By May Sembera
Art embroidery was a popular trend in Victorian America from the year 1877, and began to fade out in 1907. Women turned to decorating their homes instead of just keeping them neat and orderly. Art embroidery often conjures up images of society women in stitching circles during their leisure time, but in fact women at the opposite end of the financial spectrum were those practicing art embroidery. It was an innovative opportunity for women to earn their own living, not only by producing decorative works to sell, but also by becoming teachers. There were even experts who worked as traveling teachers. There were embroidered magazines for many of these women that offered premiums programs so they could create their works with little or no cash outlay.
There were auxiliary societies all over America and Canada that taught the art embroidery style. Art embroidery can be recognized by its distinctly Victorian design characteristics and motifs. The most common motifs were floral and the most common items were centerpieces, doilies, tablecloths, napkins, tray cloths, sofa pillows, and “novelty items” like picture frames. It also is characterized by extreme botanical realism, and natural, intricate shading by use of the Kensington stitch (a shaded flat stitch worked in many different shades of the same color). Fine white linens or tinted brown linens were embroidered with silk.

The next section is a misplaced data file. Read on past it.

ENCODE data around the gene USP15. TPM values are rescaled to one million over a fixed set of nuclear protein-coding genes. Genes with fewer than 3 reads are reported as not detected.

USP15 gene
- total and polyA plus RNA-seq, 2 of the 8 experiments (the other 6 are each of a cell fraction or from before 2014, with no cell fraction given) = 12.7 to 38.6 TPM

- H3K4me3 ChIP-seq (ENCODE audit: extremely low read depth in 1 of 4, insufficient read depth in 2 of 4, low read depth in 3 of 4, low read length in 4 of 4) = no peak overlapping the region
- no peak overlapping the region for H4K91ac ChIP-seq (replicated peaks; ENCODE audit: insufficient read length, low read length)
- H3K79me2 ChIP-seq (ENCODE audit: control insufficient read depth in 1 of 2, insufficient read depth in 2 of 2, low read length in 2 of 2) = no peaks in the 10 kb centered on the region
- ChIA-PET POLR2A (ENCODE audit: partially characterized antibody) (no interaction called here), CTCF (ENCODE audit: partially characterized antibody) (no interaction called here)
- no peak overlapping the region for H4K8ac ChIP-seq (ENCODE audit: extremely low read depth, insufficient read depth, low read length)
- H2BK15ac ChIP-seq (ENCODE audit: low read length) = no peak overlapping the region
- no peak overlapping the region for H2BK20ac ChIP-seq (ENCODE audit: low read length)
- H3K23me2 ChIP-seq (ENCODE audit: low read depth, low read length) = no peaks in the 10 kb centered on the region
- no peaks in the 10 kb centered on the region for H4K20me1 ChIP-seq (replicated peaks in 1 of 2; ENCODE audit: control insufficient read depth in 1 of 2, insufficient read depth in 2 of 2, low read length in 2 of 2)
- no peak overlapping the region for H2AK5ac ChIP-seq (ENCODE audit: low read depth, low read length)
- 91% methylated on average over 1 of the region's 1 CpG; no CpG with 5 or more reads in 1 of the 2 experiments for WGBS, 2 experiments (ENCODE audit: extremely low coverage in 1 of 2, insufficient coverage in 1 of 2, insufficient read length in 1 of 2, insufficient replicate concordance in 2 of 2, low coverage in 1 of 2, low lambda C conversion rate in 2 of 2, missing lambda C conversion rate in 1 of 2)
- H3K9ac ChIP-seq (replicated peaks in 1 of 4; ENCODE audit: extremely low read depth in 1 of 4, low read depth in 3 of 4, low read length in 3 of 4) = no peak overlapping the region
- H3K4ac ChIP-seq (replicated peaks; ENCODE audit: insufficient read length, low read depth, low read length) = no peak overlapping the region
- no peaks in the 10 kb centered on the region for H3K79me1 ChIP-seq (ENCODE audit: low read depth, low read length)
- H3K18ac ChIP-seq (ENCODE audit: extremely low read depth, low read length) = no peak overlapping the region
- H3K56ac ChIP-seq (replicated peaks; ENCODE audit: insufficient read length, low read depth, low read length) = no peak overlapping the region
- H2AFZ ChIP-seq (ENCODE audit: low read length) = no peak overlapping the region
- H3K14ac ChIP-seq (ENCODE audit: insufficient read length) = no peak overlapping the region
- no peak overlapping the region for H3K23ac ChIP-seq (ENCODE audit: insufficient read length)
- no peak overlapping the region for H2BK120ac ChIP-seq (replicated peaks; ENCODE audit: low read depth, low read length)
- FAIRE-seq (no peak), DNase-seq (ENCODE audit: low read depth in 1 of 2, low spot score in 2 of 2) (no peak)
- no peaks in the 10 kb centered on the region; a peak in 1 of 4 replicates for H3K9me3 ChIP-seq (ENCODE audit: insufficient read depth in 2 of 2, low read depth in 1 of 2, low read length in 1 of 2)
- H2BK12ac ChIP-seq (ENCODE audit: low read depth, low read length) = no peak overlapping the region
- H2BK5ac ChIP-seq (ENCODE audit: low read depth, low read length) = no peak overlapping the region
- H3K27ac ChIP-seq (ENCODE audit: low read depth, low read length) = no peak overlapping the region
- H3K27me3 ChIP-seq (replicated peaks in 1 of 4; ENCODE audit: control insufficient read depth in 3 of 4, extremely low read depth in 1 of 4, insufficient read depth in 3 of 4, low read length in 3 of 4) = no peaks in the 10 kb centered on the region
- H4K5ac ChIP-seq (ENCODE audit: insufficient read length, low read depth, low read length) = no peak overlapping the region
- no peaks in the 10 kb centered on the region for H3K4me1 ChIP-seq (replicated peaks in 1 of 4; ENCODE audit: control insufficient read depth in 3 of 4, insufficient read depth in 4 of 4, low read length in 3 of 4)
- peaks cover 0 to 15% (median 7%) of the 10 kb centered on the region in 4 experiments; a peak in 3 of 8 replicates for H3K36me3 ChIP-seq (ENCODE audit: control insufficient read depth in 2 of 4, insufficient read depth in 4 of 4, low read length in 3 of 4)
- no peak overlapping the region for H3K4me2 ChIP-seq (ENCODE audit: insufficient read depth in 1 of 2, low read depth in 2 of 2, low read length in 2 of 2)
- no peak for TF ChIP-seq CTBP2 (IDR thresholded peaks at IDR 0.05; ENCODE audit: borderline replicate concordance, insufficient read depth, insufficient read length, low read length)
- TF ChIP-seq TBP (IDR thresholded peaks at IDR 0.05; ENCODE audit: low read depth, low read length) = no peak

It came into vogue when in 1877; it was featured at the first World’s Fair in Philadelphia. Works from the Royal School of Art-Needlework of South Kensington were put on display.
Cardwell, Donna. Silk Art Embroidery: a Woman’s History of Ornament & Empowerment. Atglen, PA: Schiffer Pub., 2008. Print.
Crewel Embroidery, Old and New,. New York: Hearthside, 1963. Print.
Symonds, Mary. Elementary Embroidery. London: J. Hogg, 1915. Print.